I've bumped into Mary twice since. Once, when she came to Canberra, we hosted her for a "Grand Night of Irish Music" in the now defunct Civic pub. And in 2002, she was tutoring at Irish Week at East Durham, when I dropped in as part of my "Self-Indulgent Flute-Makers Tour". Nice to catch up.

Giants walked the land in those days. I know this, because I met so many of them....


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PostPosted: Wed Sep 04, 2019 1:00 pm 
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I got into tin whistles after going to a local Irish Pub on Sunday during a Session and loving the music. This brought me to The Chieftains, which in turn brought me to Paddy Moloney and Sean Potts. I was immediately taken in by the sound of the Uilleann Pipes, looked them up and realized they would cost thousands of dollars. Thus I looked to the Tin Whistle as my gateway into the music. It took me a few aborted attempts to really "get" the whistle...mostly because I also play guitar and at the time I thought "why am I spending time learning the whistle when I already know the guitar and should be spending my time practicing". After a few years and getting more and more obsessed with ITM, I realized that I really wanted to play a melody instrument. This lead me to pick up the whistle again and finally spend the hours practicing and learning tunes that I needed to spend. I've since gotten a Flute and over the weekend acquired a free fiddle from a cousin who hasn't played since she was about 14.

The whistle hasn't really led me anywhere...aside from giving me hours of joy (and frustration) learning to play it and an ever deepening appreciation for Irish Traditional Music. I did make one friend at a local session, but I'm not quite up to the level of joining in regularly. So I'm spending hours banging away on tunes trying to improve and eventually I'll join in the local session. That's when I expect the real learning will begin.


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PostPosted: Fri Sep 06, 2019 5:48 am 
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I brought home a recorder from a school field trip in 1967 which eventually led to the bagpipes in 1974 for which I paid $350, all the cash I had. A situation made playing the pipes painful so I picked up the recorder again, which led to the whistle. I play every day. In fact, I'm fortunate in that the moment I roll out of bed most mornings at 5:30, I bang out a few tunes. Oddly, the whistle sounds better in the morning than at night, maybe because the natural stresses of the day hadn't piled on yet. Who knows; it's all good.


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PostPosted: Sat Sep 07, 2019 7:02 am 
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Tyler DelGregg wrote:
Oddly, the whistle sounds better in the morning than at night, maybe because the natural stresses of the day hadn't piled on yet.


It might be the same reason that our voices are usually lower when we first wake up, our vocal chords relaxed from hours of resting. The more-open vocal tract would give a bigger tone.

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Richard Cook
1978 Quinn uilleann pipes
1945 Starck Highland pipes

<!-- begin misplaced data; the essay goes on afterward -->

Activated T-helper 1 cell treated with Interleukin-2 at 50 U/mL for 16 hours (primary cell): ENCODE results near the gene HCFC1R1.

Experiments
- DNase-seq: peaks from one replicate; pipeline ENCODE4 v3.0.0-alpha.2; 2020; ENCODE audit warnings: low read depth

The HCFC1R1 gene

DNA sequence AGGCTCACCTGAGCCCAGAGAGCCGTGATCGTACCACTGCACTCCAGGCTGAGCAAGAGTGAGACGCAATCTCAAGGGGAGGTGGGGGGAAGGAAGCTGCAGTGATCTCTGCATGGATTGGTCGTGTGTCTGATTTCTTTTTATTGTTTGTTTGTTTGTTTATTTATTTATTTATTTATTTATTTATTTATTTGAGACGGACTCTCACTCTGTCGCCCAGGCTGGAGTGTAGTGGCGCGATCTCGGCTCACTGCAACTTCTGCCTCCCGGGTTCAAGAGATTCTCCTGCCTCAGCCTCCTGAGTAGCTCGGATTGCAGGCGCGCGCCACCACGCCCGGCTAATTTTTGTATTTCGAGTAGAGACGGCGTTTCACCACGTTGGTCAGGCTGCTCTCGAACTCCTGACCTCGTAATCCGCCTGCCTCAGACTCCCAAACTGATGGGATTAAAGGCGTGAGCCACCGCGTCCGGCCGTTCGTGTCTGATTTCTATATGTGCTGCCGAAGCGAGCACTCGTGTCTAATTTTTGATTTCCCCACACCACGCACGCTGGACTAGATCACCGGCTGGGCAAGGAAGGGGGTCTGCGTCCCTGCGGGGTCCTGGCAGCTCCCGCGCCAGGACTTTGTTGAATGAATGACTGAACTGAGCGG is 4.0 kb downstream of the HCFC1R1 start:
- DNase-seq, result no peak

Goldie Low D whistle


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PostPosted: Sat Sep 07, 2019 4:25 pm 
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Back in the 80's someone gave me a cassette copy of Feadoga Stain and I'd never heard anything or anyone like Mary Bergin in my life. Then a couple weeks after that I got one of the last tickets to see the Chieftains at the old Rockefeller's here in Houston. Except for the Mary tape I'd never heard Irish Traditional Music and thought I'd died and gone to heaven. Paddy Moloney played the pipes, of course, but his whistling was what really sent me. I bought a Generation D. tried it, and got pretty discouraged, quit, went back, rinse, repeat over the years. I really got serious about learning around 20 years ago. I got a better whistle, bought the Geraldine Cotter book/CD and just started working through the tunes; L.E. McCullough's 121 Favorite Irish Session Tunes was also a huge help. In a previous post I shared my really big whistle moment (playing with Joanie Madden in Ireland; I also got to meet Geraldine on that trip and told her how much her tutorial helped me). But my real and enduring joy (and solace) is playing on a daily basis, learning new tunes, and just listening to the music.

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PostPosted: Wed Sep 11, 2019 5:57 am 
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pancelticpiper wrote:
Tyler DelGregg wrote:
Oddly, the whistle sounds better in the morning than at night, maybe because the natural stresses of the day hadn't piled on yet.


It might be the same reason that our voices are usually lower when we first wake up, our vocal chords relaxed from hours of resting. The more-open vocal tract would give a bigger tone.


That's an interesting point, Richard. I wish I had made that observation back when I was piping, but there was no way back then I would have gotten away with playing the pipes at 5:30 AM anywhere on campus.
However, I had to get up a 3:30 this morning take care a few things, and on a whim, I played a few tunes on my Mellow Dog. It even sounds better at 3:30 AM than at 5:30 AM. Alas, in my old age, I am acquiring new vices.